The decision to send Jon back to the Night’s Watch with no mention of his true birth is definitely questionable. It seems as if the world is never meant to know that he was the rightful heir to the Iron Throne since he’s a Targaryen. If Bran could have been convinced to take the Iron Throne, I’m certain the Jon would have taken it.
Jon went from this figure that was meant to save the Seven Kingdom’s from the Army of the Dead to a bit of an unimportant character. It’s a bit of a let down with all the character progression he was given only for him to not be the hero. He came back from the dead, for this.
As “The Iron Throne” ends we time jump again, Tyrion reorganizes the Small Council in order to rebuild Kings’ Landing with Brienne as Lord Commander of the King’s Guard, Bronn as Master of Coin, Sam as the Grand Maester, and Ser Davos as the Master of Ships. While the begin discussing affairs, Bran searches for Drogon.
With the rest of the Starks, Arya decides to set out for the unexplored lands that are west of Westeros. Back in Winterfell, Sansa is crowned as the new Queen in the North. Jon ventures off to the true North and not the Night’s Watch, alongside Ghost, Tormund, and the rest Free Folk.
For what it’s worth, at least Sansa was able to be Queen. Yes, she’s not sitting on the Iron Throne, but Winterfell is its own independent kingdom and she will undoubtedly be the person to lead it in the right direction. The struggles and overall journey that Sansa has gone through has prepared her for this. It would’ve been a let down if any of the other Stark children rule Winterfell.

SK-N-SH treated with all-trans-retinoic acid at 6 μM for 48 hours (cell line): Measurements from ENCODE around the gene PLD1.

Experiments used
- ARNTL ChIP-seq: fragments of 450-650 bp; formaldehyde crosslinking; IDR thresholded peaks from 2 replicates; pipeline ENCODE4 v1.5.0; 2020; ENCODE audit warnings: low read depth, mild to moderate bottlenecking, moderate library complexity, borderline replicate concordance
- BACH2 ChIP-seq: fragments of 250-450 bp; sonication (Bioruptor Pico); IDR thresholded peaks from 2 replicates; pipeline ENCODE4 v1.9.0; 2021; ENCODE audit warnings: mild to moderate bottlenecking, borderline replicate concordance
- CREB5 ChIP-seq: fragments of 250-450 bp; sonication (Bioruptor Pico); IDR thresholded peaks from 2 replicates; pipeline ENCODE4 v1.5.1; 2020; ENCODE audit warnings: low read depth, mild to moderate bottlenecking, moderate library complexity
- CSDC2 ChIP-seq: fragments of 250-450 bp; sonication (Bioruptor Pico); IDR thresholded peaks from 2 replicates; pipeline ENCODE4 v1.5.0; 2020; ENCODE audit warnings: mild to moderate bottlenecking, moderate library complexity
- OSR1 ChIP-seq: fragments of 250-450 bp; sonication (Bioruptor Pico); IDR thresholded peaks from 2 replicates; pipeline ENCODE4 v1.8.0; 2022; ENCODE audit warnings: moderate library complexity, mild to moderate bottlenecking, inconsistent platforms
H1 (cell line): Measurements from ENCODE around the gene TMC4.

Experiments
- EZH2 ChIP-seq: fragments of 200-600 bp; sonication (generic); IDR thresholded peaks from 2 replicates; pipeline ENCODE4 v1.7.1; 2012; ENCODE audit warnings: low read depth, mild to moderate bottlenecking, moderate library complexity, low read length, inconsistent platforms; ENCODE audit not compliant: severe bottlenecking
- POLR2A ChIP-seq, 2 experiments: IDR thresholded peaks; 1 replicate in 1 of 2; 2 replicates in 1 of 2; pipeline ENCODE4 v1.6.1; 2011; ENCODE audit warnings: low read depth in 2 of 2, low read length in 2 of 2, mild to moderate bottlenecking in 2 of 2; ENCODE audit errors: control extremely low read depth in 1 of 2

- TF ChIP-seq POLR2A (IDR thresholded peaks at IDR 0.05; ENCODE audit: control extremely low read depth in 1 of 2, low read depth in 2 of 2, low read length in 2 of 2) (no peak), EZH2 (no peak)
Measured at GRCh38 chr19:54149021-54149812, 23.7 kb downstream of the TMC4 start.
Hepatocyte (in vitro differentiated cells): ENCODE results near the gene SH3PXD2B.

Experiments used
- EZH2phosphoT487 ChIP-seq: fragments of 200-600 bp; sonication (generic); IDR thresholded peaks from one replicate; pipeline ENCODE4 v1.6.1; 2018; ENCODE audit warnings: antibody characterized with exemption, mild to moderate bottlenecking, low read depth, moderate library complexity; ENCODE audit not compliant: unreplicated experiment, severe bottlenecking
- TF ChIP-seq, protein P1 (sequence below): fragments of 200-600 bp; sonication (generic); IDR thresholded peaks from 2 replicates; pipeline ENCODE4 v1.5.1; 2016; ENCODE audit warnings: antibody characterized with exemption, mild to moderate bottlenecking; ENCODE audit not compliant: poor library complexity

Arya going off to explore other lands was a bit unsettling. The show has spent years setting her up as this incredible character who will stop at nothing to cross off the names on her kill list. However, after killing the Night King, Arya didn’t really have anything else that she had left to accomplish. I mentioned in my review last week that the scene at the end seemed to foreshadow that Arya would be the one to kill Daenerys. It makes sense now that Jon was the one to do it, but that left Arya with nothing else in her arc. This mission to explore what’s outside of Westeros seems like another tactic of making characters have happy endings in a show that has pushed against them for so long.
Ultimately, I didn’t really enjoy this series finale. I’m suddenly reminded of the finales of shows like Chuck, How I Met Your Mother, and Scrubs. All of those shows had finale season that made very questionable decisions that didn’t really pay off in the end. Much like this finale, those shows tried their best to wrap everything up but ended up doing more harm than good. I’m certainly not going to say the entire series is ruined, but I just wish all of this season had taken its time to set things up rather than having everything feel rushed.
Having joined the fandom around season 6, I can’t speak for its earlier years. However, I will be forever grateful for having watched this show and send many thank you’s to HBO for bringing this show to life.
Final Rating: 5/10 Iron Thrones